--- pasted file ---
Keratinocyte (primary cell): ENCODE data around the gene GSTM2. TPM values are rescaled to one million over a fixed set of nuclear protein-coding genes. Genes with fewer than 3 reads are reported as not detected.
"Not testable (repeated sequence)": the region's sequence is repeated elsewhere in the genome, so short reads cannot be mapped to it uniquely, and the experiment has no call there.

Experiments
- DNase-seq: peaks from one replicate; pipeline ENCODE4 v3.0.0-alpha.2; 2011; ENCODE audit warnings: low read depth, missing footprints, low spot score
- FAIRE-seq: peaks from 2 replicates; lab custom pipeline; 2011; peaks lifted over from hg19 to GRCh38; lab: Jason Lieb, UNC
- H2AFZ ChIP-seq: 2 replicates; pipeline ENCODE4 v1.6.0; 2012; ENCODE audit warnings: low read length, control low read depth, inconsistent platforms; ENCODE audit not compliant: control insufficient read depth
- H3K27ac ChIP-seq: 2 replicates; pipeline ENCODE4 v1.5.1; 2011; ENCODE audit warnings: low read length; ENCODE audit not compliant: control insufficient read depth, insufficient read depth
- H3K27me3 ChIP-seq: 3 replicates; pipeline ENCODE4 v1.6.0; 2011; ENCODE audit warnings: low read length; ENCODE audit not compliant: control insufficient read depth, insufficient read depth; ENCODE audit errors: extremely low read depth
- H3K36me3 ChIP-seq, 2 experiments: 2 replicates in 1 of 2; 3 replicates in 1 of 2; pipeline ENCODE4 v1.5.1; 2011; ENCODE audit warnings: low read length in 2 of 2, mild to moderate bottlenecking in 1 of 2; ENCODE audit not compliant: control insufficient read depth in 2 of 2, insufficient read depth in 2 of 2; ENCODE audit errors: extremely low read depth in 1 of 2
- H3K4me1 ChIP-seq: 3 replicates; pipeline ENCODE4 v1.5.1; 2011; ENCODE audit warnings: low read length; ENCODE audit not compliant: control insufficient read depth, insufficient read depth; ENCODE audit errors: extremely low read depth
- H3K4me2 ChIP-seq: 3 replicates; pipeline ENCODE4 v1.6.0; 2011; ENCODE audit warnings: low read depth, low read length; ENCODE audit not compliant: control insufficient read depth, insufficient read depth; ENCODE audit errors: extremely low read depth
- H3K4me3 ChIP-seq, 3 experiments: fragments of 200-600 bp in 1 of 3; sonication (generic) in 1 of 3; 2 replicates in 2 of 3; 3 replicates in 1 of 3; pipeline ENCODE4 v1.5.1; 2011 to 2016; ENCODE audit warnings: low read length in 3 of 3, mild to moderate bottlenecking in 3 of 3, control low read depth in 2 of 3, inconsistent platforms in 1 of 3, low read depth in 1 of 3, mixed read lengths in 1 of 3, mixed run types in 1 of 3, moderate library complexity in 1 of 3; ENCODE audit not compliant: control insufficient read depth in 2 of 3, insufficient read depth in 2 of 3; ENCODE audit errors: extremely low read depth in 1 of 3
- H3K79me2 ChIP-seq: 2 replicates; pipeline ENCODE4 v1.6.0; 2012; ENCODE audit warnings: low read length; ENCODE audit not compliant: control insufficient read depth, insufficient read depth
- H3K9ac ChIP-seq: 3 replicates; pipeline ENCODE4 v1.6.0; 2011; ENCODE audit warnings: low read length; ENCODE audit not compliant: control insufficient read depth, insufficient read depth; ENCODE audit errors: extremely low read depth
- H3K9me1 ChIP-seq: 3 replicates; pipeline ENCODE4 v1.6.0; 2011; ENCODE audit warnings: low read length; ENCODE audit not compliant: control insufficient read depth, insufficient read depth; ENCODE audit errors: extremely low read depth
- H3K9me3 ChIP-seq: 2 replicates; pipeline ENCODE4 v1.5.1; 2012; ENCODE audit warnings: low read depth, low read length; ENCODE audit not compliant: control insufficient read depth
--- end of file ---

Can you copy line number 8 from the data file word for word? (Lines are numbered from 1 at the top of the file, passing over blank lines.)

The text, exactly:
- H3K27me3 ChIP-seq: 3 replicates; pipeline ENCODE4 v1.6.0; 2011; ENCODE audit warnings: low read length; ENCODE audit not compliant: control insufficient read depth, insufficient read depth; ENCODE audit errors: extremely low read depth